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A few topics have been weighing on my mind lately, so I thought I would address them all at the same time.
First up, the Fiscal Court contracting with Campbellsville Baptist Church to operate Veterans Memorial Park.
I have to say that when I first heard that magistrates wanted to investigate whether leasing the park could save them some money, I immediately thought, don't we have bigger - and more costly - issues to worry about?
The VMP budget was only $60,000 a year. I say "only" because the jail's budget tops out at more than $2 million and will be about $600,000 short this year.
Don't get me wrong, $60,000 is a lot of money. But it's just a drop in the bucket when you have to figure out a way to come up with $600,000.
I believe the Court should leave VMP operations as they were. The park always looked nice, and former VMP Director Mark Pike did a good job, was interested in the position and knows what it takes to do it well.
My only issue with Campbellsville Baptist Church operating the park is whether any group - church or otherwise - should operate a public anything.
It's also kind of disappointing that we, as a County, can't afford to operate our own park.
I am sure Campbellsville Baptist will do a fine job with the park, and I understand that the magistrates were just looking for a way to save some dollars. I don't fault either group in any way.
But what is that old saying? "If it's not broken, don't fix it."
My suggestion for magistrates: How about we include finding a way to take back operation of the park in the upcoming budget discussions? Really, what's another $60,000 when we need about $600,000?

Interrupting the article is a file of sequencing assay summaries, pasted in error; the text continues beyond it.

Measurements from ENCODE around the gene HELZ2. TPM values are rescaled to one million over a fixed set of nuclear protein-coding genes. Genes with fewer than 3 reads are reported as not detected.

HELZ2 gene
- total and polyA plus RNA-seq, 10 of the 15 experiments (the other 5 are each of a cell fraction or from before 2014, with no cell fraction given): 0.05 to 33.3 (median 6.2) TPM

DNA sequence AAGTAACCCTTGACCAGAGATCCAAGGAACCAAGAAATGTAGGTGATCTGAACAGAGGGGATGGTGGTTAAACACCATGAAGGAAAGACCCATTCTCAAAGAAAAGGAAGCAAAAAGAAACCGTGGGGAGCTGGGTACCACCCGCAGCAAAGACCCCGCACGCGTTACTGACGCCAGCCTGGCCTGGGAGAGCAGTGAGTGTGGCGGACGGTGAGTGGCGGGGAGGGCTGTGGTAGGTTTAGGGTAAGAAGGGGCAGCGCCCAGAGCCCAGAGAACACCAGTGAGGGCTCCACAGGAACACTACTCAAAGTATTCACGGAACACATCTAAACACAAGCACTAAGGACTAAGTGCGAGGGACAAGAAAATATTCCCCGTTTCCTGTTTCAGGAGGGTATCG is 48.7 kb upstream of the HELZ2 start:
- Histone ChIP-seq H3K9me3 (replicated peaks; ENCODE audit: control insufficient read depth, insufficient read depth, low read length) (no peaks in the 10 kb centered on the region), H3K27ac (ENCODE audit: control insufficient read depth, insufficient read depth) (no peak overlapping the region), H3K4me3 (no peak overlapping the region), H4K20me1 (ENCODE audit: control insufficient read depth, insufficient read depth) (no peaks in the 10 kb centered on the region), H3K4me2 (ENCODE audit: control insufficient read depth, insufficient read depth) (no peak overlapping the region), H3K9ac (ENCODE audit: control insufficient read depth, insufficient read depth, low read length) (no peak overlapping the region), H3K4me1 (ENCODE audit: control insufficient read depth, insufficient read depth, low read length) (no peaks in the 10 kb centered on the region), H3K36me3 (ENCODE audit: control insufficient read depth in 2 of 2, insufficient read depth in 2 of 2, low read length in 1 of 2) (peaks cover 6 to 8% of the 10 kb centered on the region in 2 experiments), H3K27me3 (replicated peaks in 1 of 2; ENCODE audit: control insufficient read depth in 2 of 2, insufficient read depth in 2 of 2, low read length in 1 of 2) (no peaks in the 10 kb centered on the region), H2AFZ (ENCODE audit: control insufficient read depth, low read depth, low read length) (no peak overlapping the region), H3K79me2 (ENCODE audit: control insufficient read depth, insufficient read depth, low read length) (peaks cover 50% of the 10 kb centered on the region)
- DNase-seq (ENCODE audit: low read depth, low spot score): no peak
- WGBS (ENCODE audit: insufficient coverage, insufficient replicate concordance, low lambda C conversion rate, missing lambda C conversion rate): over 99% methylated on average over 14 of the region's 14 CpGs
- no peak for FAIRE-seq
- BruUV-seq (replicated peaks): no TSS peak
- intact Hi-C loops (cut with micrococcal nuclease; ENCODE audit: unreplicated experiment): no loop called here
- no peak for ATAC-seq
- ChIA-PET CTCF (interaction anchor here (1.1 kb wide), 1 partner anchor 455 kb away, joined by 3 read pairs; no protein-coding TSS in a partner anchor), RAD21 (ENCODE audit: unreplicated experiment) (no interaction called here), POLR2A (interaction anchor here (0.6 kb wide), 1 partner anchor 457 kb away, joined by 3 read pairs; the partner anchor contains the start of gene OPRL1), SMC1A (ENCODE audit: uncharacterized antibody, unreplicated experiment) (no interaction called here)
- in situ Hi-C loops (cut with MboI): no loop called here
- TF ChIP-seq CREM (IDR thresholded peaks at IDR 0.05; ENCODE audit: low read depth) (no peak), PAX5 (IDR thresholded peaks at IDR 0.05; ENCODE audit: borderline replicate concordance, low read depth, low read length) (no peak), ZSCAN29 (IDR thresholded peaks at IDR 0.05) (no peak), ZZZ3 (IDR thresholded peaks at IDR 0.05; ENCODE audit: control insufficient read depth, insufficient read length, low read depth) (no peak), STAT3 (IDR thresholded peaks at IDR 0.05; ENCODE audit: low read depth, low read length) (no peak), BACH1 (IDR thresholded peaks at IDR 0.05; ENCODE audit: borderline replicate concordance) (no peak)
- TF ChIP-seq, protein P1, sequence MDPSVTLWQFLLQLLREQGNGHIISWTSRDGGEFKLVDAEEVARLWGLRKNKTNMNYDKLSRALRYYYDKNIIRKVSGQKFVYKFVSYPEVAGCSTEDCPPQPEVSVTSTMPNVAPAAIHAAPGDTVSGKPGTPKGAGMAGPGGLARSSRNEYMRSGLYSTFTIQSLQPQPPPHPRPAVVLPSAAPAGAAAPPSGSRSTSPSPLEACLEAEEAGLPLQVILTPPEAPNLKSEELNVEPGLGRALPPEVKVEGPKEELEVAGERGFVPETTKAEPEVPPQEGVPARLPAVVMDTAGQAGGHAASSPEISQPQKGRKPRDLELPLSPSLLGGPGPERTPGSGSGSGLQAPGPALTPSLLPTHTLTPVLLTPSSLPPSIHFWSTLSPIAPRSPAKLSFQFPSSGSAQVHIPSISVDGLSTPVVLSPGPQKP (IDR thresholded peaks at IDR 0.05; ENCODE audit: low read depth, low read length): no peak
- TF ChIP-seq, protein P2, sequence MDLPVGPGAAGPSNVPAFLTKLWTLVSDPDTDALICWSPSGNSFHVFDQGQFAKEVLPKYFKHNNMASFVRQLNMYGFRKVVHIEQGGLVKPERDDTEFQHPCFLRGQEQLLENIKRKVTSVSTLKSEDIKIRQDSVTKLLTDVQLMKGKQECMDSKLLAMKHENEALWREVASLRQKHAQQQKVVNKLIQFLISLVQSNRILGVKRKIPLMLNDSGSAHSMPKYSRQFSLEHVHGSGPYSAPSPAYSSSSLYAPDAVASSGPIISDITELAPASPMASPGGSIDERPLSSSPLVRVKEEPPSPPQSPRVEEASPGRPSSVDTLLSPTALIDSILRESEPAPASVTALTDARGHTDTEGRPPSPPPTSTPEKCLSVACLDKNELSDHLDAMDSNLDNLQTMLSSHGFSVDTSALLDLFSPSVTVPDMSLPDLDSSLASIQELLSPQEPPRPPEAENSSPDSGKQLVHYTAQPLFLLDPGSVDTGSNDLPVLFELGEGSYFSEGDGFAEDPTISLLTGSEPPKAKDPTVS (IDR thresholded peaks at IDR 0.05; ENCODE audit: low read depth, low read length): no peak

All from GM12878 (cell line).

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Next, I'll address a book I read recently about the terrible death of Katie Autry, a student at Western Kentucky University.
The book, "Bluegrass: A True Story of Murder in Kentucky" by William Van Meter, reads like a play by play of the events leading up to Autry's death in 2003, full of interviews with key players involved and written as if the reader is listening to what they were actually thinking.
Autry was raped, stabbed and set on fire in her dorm room at WKU in Bowling Green, the school where I first attended college in May 2001.
Stephen Soules was eventually arrested and charged with committing the terrible crimes, and he will spend the rest of his life in prison for them. Luke Goodrum was also charged with the crimes, but a jury found him innocent of any involvement.
I enjoy reading books about true-life events, but this one bothered me. Maybe it was because I could mentally picture where Autry was killed - my door room looked exactly like hers did.
Autry's death shook the WKU campus to its core. Someone actually being killed on the WKU campus? No one thought it would happen "here."
I found myself bothered by the details of the book. I appreciated that the author took the time to get all the facts, though it was a little odd that he wrote what Autry was "thinking" during the night she died.
If you think you can handle reading about something so disturbing, give the book a chance. It's a good book.
After reading it, though, I'm even more unsure who exactly is to blame for Autry's death. Was it really Soules? He says that Goodrum played the key role in her death. Is that true? I guess we'll never know, and that bothers me.
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Lastly, let me give you my thoughts on the movie "Confessions of a Shopaholic."
I begrudgingly saw this movie and my opinion of it after seeing it stayed the same as before I saw it. Who wants to sit through 104 minutes of dialogue about how bad credit cards and debt are? I can tell you that in one breath and certainly don't want to pay to be reminded of it. Is this the kind of entertainment people pay for in today's economy?
I left the theater feeling bad about having thrown away the money to see the movie.